EXPLOREMY LIBRARY
Movies, TV & Music
Prog

Prog

Issue 112

Since its arrival at the tail end of the 60s progressive rock has offered the world some of the most fascinating music ever heard, in varying guises over the years. Prog magazine brings you the stories behind the people who create these astounding sounds and amazing music, be they the classic originators such as Genesis, Pink Floyd and Yes, to the 80s revivalists such as Marillion and IQ, all the way through to those musicians today who have done so much to help rejuvenate the genre such as Muse, Radiohead, Steven Wilson, Opeth and Anathema. In depth and behind the scenes stories of classic albums and tours sit side by side with widespread coverage of what‘s happening at today’s cutting edge of progressive music.

Country:
United Kingdom
Language:
English
Publisher:
Future Publishing Ltd
Frequency:
Monthly
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11 Issues

in this issue

2 min.
ed’s letter

Hello, and welcome to the new issue of Prog. This afternoon I spent a very enjoyable hour or so chatting with cover star Fish about his final album, Weltschmerz, his impending retirement and his plans post-making music. Towards the end it struck me that for the best part of the last 40 years, he’s been a constant in my musical enjoyment, given that Marillion’s Market Square Heroes was my gateway to progressive music. Over the years we’ve had more than our fair share of laughs, and while I totally understand his reasons for calling time on an impressive career, and certainly don’t begrudge that decision, I couldn’t help feeling a tinge of sadness. Johnny Sharp delves far deeper into Weltschmerz, those reasons and the ups and downs of the big man’s…

5 min.
bloody well write

BECAUSE HE’S WORTH IT I was having difficulty finding Prog 110 in my local supermarket when I finally spotted it had been filed in the women’s magazine section. This was no doubt due to the rather fetching cover photo of a young Mr Wakeman. I wonder if any housewives bought Prog hoping to find Rick’s tips on haircare and this season’s fashion essentials: a cape. In future I will check the women’s section just in case you ever put David Sylvian on the cover. Kevin Buttery, via email TURNED ON TO BIRO’S TUNES Nice interview with Colin Bass in Prog 111. Colin’s membership of Camel inevitably makes him the key draw for Prog readers, but I just wanted to point people towards Daniel Biro’s own catalogue, especially from a prog rock perspective to an…

1 min.
tweet talk

STEVE HACKETT @HackettOfficial Judy Dyble was a genuinely lovely person with a beautiful voice. I’m very sad to hear the news of her death. ANNEKE VAN GIERSBERGEN @AnnekeAnnique Great to be singing in front of a (TV) audience again #methartenziel #metaalcathedraal MARK KELLY @markke11y The artwork for my upcoming Marathon album is being painted right now. The recording is finished. Mixing underway. Exciting times LONG DISTANCE CALLING @LDCBAND We are happy to be (re-) confirmed for Prognosis Festival in March 2021 in Eindhoven (NL)! RHODRI MARSDEN @rhodri Just fell down the stairs while looking at my phone. Idiot. Although it did add a bit of colour to an otherwise uneventful day. You have to get your kicks where you can these days, eh. IHSAHNOFFICIAL @Ihsahn_official Sampling some delicious #homebrew this weekend. Beer made by my friend @josteinau This is pro-level brewing, Cheers ROSS JENNINGS @RossWJennings Currently spinning the new @KansasBand…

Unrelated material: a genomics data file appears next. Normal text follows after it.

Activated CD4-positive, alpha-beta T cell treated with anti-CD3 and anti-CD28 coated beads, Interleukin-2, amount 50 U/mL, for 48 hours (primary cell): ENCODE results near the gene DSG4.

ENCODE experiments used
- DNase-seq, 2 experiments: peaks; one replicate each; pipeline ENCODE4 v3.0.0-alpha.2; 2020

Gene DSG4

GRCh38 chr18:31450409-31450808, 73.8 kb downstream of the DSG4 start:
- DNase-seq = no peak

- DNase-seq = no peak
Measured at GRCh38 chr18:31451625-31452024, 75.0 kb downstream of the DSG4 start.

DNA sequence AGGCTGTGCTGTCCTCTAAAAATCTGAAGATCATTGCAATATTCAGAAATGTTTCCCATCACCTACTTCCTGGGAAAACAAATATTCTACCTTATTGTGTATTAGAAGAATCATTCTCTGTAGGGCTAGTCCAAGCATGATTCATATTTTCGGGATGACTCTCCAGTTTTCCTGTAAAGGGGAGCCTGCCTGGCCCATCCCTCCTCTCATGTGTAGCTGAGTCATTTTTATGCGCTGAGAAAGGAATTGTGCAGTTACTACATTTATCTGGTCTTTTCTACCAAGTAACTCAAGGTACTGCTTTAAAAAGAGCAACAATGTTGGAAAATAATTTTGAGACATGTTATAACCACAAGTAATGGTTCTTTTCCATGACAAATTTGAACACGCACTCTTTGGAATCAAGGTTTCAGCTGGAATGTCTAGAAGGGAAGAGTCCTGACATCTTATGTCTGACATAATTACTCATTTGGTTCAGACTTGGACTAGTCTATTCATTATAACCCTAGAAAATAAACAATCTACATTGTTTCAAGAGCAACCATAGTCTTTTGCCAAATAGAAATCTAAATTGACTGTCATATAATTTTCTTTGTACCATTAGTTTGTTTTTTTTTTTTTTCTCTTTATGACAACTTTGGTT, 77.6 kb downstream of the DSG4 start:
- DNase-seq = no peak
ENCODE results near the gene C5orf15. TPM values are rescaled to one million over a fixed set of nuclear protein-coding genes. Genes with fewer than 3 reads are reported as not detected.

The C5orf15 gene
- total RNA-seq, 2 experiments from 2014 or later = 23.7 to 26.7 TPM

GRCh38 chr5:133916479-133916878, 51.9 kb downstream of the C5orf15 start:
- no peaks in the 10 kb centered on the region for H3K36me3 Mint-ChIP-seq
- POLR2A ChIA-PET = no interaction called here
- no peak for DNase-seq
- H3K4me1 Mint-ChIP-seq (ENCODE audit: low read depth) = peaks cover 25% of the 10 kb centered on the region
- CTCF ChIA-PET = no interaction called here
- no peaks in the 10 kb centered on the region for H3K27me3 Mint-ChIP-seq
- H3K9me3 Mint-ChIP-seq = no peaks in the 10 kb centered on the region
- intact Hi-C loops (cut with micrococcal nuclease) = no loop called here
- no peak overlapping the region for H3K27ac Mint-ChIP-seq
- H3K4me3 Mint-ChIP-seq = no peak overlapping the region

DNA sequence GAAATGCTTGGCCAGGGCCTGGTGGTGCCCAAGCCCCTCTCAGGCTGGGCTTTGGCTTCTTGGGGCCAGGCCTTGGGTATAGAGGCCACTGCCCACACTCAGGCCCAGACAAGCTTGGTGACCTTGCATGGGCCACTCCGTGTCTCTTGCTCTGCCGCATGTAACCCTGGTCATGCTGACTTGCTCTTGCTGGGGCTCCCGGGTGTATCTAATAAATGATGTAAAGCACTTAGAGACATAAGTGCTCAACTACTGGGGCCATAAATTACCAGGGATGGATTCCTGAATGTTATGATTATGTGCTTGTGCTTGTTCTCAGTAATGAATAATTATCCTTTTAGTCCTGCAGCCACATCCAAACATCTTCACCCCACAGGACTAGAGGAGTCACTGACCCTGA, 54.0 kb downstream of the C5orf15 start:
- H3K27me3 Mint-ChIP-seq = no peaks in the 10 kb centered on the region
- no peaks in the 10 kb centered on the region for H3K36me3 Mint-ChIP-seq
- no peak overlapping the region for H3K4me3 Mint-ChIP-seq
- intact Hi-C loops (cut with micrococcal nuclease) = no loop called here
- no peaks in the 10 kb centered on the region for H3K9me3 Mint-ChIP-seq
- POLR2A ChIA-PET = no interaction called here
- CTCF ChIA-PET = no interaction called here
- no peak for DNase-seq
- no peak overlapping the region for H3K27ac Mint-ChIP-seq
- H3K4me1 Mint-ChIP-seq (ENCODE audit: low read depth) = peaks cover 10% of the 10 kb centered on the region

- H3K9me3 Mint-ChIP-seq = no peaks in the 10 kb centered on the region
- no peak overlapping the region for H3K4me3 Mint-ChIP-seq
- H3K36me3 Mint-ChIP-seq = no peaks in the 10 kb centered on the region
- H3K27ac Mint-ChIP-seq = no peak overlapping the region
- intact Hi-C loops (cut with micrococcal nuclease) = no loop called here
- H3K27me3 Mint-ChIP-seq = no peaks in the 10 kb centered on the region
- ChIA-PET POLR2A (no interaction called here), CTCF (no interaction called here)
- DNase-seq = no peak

1 min.
letter

Prog is in rude health, I think we can all agree with that, however we choose to define the music. The great and the good continue to release new music or, at least, to tour their old music. New bands, judging by the Limelight pages and plethora of album reviews, continue to spring up. But what has happened to the UK bands holding the middle ground? admit some of this is personal opinion and may be related to where I live – in terms of live music, York had gone downhill rapidly even before Covid – but when I first got back into live music after an extended break, it didn’t take me long to discover (belatedly) Mostly Autumn, and from there Breathing Space, Odin Dragonfly, Panic Room, Touchstone, Manning, DeeExpus…

3 min.
it’s a dream come true!

“I love to play guitar and I wanted the spirit of that to be heard.” Dream Theater guitarist John Petrucci reveals that the sense of joy emanating from his new solo album, Terminal Velocity, has come partly from his reunion with the band’s former drummer Mike Portnoy. The musician’s latest nine-track recording is out on August 28 via The Orchard Music. The follow-up to his 2005 solo debut, Suspended Animation, marks the first time the pair have worked together since Portnoy’s unexpected departure from Dream Theater in 2010. Up until that point, he’d been a key figure in every step of the prog metal band’s development since co-founding them as Majesty in the 1980s. “If you’re friends with somebody for 25 years, it doesn’t go away,” Petrucci says. “Our families are close and…

1 min.
ihsahn launches second ep of 2020

Norwegian prog metal mastermind Ihsahn will release Pharos, the follow up to February’s Telemark EP, via Candlelight Records on September 11. While its predecessor focused on his black metal heritage, Pharos moves further left-field, as the lead single Spectre At The Feast proves. Ihsahn reveals, “Telemark was about going back to my roots so, as a counterpoint, Pharos does the complete opposite of that. Across the two EPs I wanted to show the two extremes of the music I like to write. It was a really nice challenge to single out those two sides of my writing for each EP.” He adds: “Pharos has an outward gaze and a real sense of adventure to it. Musically, it’s a little more unfamiliar compared to what people expect from me. I wanted to challenge myself…